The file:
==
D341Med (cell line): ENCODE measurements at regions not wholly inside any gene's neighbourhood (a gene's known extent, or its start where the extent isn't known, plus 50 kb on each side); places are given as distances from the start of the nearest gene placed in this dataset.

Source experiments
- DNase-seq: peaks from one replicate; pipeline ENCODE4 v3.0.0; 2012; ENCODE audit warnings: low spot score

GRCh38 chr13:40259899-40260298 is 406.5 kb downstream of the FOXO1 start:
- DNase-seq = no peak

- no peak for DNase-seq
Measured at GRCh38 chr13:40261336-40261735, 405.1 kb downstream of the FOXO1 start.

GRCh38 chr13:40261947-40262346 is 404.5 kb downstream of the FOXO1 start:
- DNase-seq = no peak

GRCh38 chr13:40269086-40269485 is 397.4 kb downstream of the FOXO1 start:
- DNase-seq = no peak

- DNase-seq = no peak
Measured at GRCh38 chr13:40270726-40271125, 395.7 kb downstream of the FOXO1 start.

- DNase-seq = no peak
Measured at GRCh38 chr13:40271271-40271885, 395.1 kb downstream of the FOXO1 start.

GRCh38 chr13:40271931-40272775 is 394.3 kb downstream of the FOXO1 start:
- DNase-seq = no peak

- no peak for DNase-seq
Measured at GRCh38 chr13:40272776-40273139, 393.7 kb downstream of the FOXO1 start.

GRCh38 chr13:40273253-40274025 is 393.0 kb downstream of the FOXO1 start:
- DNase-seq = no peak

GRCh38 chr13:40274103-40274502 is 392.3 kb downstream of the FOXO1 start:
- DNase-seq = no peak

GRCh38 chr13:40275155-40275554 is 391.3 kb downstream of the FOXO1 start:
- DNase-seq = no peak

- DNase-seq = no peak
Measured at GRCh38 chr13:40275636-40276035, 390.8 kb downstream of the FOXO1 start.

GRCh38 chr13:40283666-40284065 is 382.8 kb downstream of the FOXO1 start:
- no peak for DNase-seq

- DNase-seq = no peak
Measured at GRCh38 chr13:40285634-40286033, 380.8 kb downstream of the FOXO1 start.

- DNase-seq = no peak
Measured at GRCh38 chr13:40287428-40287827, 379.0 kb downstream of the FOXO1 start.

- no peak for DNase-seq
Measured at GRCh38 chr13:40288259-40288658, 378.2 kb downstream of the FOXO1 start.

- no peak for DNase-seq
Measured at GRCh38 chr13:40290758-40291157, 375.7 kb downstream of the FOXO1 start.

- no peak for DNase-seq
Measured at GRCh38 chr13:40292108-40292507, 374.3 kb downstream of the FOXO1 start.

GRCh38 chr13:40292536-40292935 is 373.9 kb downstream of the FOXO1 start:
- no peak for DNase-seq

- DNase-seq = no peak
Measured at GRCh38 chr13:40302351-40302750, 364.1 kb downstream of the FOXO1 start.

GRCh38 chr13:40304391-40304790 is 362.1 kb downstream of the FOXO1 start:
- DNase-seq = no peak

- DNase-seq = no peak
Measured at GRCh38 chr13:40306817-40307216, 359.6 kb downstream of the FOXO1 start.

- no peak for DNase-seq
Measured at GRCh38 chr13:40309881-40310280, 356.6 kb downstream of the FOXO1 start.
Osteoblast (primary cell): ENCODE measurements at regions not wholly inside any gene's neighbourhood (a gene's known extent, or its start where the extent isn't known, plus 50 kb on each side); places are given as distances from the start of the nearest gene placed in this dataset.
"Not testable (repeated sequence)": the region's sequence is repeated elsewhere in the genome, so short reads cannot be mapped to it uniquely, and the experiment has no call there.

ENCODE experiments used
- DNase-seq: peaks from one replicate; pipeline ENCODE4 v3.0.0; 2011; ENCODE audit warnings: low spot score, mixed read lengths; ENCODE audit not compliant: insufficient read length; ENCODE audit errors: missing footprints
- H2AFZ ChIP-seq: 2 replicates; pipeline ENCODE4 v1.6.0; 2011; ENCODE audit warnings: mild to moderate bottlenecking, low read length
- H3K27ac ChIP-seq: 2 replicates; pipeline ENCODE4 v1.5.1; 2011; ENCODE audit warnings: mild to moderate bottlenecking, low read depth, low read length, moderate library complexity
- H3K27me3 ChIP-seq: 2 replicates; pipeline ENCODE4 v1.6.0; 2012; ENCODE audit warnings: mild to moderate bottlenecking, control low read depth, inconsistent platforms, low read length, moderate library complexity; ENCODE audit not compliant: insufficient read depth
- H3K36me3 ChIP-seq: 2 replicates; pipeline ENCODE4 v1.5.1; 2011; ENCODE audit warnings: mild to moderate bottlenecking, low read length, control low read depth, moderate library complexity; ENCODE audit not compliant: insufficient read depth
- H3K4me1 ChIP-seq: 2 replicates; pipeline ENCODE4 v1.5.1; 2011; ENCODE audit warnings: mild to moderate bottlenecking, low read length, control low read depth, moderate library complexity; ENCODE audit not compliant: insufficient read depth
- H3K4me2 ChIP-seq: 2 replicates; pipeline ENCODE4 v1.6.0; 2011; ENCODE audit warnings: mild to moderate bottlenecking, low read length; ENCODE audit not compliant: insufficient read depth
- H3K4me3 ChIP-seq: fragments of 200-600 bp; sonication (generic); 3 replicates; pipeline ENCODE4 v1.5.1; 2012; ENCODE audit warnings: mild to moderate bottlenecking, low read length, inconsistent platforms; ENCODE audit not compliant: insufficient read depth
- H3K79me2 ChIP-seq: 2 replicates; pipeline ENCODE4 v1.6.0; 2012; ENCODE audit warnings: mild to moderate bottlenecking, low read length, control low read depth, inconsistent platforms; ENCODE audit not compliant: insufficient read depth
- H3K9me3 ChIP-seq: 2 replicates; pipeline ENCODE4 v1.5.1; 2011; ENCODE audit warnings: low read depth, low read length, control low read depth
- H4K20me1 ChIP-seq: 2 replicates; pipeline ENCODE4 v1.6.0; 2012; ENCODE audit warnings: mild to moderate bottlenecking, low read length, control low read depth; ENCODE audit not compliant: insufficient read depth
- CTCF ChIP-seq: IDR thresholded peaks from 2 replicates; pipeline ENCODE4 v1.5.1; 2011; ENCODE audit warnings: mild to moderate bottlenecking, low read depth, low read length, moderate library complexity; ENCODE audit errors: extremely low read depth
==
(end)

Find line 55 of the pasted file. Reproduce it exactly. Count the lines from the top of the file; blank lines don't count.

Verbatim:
- H3K27ac ChIP-seq: 2 replicates; pipeline ENCODE4 v1.5.1; 2011; ENCODE audit warnings: mild to moderate bottlenecking, low read depth, low read length, moderate library complexity